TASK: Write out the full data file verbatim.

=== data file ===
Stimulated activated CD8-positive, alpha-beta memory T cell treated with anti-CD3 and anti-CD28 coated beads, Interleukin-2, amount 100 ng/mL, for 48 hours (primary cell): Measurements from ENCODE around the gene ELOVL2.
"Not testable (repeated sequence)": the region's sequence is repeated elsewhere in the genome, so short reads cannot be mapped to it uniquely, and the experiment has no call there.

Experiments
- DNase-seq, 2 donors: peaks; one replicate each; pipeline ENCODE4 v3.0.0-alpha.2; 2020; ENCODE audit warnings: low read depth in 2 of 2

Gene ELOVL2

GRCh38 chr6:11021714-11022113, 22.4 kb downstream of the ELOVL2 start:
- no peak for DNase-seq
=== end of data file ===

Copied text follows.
Stimulated activated CD8-positive, alpha-beta memory T cell treated with anti-CD3 and anti-CD28 coated beads, Interleukin-2, amount 100 ng/mL, for 48 hours (primary cell): Measurements from ENCODE around the gene ELOVL2.
"Not testable (repeated sequence)": the region's sequence is repeated elsewhere in the genome, so short reads cannot be mapped to it uniquely, and the experiment has no call there.

Experiments
- DNase-seq, 2 donors: peaks; one replicate each; pipeline ENCODE4 v3.0.0-alpha.2; 2020; ENCODE audit warnings: low read depth in 2 of 2

Gene ELOVL2

GRCh38 chr6:11021714-11022113, 22.4 kb downstream of the ELOVL2 start:
- no peak for DNase-seq